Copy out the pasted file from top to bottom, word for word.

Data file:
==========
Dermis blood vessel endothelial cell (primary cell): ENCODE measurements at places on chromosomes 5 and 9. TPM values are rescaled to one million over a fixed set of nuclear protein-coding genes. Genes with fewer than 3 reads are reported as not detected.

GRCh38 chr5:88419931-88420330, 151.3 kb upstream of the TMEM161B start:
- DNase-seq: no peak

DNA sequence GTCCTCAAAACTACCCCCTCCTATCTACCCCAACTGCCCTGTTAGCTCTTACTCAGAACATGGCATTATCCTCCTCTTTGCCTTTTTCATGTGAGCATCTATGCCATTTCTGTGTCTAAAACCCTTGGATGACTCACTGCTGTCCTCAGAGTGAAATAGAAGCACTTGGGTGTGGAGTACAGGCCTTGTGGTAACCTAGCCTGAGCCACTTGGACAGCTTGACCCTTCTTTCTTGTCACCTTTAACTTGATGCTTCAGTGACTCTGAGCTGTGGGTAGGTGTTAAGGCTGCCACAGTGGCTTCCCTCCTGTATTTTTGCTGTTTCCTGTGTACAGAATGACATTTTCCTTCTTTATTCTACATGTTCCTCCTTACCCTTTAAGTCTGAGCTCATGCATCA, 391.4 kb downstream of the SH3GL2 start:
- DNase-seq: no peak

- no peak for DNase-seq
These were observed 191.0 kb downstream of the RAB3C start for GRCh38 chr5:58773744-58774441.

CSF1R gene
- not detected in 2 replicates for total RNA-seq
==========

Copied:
Dermis blood vessel endothelial cell (primary cell): ENCODE measurements at places on chromosomes 5 and 9. TPM values are rescaled to one million over a fixed set of nuclear protein-coding genes. Genes with fewer than 3 reads are reported as not detected.

GRCh38 chr5:88419931-88420330, 151.3 kb upstream of the TMEM161B start:
- DNase-seq: no peak

DNA sequence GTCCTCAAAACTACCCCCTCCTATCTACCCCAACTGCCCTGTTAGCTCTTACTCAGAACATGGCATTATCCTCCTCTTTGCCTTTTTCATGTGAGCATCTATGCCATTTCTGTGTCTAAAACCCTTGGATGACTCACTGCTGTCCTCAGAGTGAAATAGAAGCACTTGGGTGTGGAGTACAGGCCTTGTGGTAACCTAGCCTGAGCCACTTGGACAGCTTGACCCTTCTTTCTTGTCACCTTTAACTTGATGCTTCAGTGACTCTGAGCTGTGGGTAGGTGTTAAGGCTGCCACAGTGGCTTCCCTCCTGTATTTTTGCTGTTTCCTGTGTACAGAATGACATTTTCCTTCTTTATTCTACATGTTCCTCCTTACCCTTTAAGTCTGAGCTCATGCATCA, 391.4 kb downstream of the SH3GL2 start:
- DNase-seq: no peak

- no peak for DNase-seq
These were observed 191.0 kb downstream of the RAB3C start for GRCh38 chr5:58773744-58774441.

CSF1R gene
- not detected in 2 replicates for total RNA-seq